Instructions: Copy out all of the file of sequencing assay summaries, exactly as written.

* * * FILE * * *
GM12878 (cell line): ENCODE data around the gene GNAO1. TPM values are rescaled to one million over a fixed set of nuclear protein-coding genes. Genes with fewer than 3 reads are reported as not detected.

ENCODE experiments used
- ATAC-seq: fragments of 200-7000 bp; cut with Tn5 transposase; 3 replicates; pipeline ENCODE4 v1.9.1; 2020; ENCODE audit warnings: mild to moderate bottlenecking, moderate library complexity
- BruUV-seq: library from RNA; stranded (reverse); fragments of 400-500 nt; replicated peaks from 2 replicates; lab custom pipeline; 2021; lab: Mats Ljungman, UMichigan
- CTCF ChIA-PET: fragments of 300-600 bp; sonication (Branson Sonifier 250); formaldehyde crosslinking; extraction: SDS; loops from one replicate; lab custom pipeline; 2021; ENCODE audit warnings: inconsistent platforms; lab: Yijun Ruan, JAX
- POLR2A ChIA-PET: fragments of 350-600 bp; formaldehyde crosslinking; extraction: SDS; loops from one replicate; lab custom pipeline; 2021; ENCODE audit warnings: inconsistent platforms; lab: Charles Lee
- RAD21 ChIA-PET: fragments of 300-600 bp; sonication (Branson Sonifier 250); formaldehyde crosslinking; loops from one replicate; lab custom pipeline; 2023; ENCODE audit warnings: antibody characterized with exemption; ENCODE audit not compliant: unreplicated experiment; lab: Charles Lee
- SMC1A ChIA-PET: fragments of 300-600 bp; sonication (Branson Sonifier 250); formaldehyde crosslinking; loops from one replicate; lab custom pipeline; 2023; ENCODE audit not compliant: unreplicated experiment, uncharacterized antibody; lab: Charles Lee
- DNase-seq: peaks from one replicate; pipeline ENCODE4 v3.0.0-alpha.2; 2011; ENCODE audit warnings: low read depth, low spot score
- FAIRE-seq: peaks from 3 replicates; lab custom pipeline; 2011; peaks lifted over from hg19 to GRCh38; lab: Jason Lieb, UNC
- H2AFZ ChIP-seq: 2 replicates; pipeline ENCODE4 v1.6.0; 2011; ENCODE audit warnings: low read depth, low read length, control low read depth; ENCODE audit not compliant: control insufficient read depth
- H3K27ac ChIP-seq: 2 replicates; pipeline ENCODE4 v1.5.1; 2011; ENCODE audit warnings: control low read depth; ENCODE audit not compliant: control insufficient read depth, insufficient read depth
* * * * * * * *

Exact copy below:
GM12878 (cell line): ENCODE data around the gene GNAO1. TPM values are rescaled to one million over a fixed set of nuclear protein-coding genes. Genes with fewer than 3 reads are reported as not detected.

ENCODE experiments used
- ATAC-seq: fragments of 200-7000 bp; cut with Tn5 transposase; 3 replicates; pipeline ENCODE4 v1.9.1; 2020; ENCODE audit warnings: mild to moderate bottlenecking, moderate library complexity
- BruUV-seq: library from RNA; stranded (reverse); fragments of 400-500 nt; replicated peaks from 2 replicates; lab custom pipeline; 2021; lab: Mats Ljungman, UMichigan
- CTCF ChIA-PET: fragments of 300-600 bp; sonication (Branson Sonifier 250); formaldehyde crosslinking; extraction: SDS; loops from one replicate; lab custom pipeline; 2021; ENCODE audit warnings: inconsistent platforms; lab: Yijun Ruan, JAX
- POLR2A ChIA-PET: fragments of 350-600 bp; formaldehyde crosslinking; extraction: SDS; loops from one replicate; lab custom pipeline; 2021; ENCODE audit warnings: inconsistent platforms; lab: Charles Lee
- RAD21 ChIA-PET: fragments of 300-600 bp; sonication (Branson Sonifier 250); formaldehyde crosslinking; loops from one replicate; lab custom pipeline; 2023; ENCODE audit warnings: antibody characterized with exemption; ENCODE audit not compliant: unreplicated experiment; lab: Charles Lee
- SMC1A ChIA-PET: fragments of 300-600 bp; sonication (Branson Sonifier 250); formaldehyde crosslinking; loops from one replicate; lab custom pipeline; 2023; ENCODE audit not compliant: unreplicated experiment, uncharacterized antibody; lab: Charles Lee
- DNase-seq: peaks from one replicate; pipeline ENCODE4 v3.0.0-alpha.2; 2011; ENCODE audit warnings: low read depth, low spot score
- FAIRE-seq: peaks from 3 replicates; lab custom pipeline; 2011; peaks lifted over from hg19 to GRCh38; lab: Jason Lieb, UNC
- H2AFZ ChIP-seq: 2 replicates; pipeline ENCODE4 v1.6.0; 2011; ENCODE audit warnings: low read depth, low read length, control low read depth; ENCODE audit not compliant: control insufficient read depth
- H3K27ac ChIP-seq: 2 replicates; pipeline ENCODE4 v1.5.1; 2011; ENCODE audit warnings: control low read depth; ENCODE audit not compliant: control insufficient read depth, insufficient read depth